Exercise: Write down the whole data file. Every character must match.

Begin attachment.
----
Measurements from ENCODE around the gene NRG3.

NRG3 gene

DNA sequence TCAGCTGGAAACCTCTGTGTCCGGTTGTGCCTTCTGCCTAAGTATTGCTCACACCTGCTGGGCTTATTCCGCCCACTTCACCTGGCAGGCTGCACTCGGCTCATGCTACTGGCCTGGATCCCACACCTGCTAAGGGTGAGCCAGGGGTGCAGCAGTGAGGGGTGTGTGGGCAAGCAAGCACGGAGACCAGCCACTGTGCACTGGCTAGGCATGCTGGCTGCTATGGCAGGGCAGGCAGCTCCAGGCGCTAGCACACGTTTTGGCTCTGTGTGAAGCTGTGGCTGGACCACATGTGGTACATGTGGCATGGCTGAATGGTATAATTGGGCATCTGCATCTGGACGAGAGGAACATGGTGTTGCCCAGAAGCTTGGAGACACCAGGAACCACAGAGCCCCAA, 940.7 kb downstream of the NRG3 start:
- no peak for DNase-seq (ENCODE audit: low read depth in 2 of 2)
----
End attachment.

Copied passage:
Measurements from ENCODE around the gene NRG3.

NRG3 gene

DNA sequence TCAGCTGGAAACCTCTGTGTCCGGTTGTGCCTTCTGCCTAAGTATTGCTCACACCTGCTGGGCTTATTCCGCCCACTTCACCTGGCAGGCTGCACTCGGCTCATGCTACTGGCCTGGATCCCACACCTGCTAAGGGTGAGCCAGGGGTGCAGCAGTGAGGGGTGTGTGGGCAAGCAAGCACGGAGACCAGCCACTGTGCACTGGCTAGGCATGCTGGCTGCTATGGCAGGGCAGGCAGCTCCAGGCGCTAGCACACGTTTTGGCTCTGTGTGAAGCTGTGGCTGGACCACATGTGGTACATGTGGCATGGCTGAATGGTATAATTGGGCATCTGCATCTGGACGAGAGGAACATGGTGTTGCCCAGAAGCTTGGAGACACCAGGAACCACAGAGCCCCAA, 940.7 kb downstream of the NRG3 start:
- no peak for DNase-seq (ENCODE audit: low read depth in 2 of 2)